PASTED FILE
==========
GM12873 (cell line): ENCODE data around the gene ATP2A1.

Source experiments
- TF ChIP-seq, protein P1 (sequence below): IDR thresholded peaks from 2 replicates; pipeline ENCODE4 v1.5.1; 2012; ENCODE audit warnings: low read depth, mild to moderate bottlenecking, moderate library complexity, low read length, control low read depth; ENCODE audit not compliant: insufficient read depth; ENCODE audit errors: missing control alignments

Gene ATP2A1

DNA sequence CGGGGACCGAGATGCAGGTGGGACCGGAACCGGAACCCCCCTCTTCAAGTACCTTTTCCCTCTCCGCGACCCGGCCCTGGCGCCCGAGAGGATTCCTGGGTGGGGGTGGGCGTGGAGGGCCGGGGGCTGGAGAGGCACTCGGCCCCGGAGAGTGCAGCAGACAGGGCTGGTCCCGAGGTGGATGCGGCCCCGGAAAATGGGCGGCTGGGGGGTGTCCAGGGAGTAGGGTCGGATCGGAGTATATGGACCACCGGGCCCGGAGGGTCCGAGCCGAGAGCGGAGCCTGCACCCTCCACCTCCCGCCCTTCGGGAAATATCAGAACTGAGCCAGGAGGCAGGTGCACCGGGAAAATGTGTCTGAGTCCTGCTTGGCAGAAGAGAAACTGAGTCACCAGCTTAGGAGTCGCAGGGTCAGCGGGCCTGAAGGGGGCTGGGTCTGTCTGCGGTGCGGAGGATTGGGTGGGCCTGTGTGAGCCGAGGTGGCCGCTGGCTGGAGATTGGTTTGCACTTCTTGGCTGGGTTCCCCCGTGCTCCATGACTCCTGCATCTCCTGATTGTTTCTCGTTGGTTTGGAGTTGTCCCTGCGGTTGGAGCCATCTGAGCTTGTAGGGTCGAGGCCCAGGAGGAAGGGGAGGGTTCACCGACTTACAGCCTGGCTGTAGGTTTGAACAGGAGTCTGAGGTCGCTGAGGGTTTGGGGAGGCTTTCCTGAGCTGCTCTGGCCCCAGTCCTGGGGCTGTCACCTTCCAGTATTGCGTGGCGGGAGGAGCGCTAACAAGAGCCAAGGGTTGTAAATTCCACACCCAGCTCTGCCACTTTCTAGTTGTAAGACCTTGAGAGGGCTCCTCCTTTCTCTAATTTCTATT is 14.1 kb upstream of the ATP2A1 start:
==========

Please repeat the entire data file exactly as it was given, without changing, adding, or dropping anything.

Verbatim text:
GM12873 (cell line): ENCODE data around the gene ATP2A1.

Source experiments
- TF ChIP-seq, protein P1 (sequence below): IDR thresholded peaks from 2 replicates; pipeline ENCODE4 v1.5.1; 2012; ENCODE audit warnings: low read depth, mild to moderate bottlenecking, moderate library complexity, low read length, control low read depth; ENCODE audit not compliant: insufficient read depth; ENCODE audit errors: missing control alignments

Gene ATP2A1

DNA sequence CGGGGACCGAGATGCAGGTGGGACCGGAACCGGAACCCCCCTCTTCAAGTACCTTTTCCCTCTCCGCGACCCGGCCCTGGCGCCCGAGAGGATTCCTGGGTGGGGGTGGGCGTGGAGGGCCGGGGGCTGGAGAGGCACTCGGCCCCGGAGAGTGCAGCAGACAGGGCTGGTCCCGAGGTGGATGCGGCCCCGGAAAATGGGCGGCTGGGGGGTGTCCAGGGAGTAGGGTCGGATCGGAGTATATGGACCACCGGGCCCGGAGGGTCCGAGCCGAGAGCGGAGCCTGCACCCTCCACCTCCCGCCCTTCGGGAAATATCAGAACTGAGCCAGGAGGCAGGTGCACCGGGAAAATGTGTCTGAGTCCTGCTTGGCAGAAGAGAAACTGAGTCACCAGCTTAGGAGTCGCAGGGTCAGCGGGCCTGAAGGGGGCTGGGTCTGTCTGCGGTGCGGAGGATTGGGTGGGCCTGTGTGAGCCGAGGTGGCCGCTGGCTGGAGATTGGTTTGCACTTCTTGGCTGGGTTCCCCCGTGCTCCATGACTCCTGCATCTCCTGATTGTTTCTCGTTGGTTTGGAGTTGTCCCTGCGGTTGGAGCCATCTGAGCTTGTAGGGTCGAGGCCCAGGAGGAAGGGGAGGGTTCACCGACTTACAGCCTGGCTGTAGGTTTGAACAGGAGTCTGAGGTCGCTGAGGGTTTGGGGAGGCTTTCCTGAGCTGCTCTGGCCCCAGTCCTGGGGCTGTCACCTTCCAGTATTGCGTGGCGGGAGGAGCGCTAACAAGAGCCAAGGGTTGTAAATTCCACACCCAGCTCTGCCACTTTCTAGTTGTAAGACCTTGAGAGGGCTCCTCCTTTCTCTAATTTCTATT is 14.1 kb upstream of the ATP2A1 start: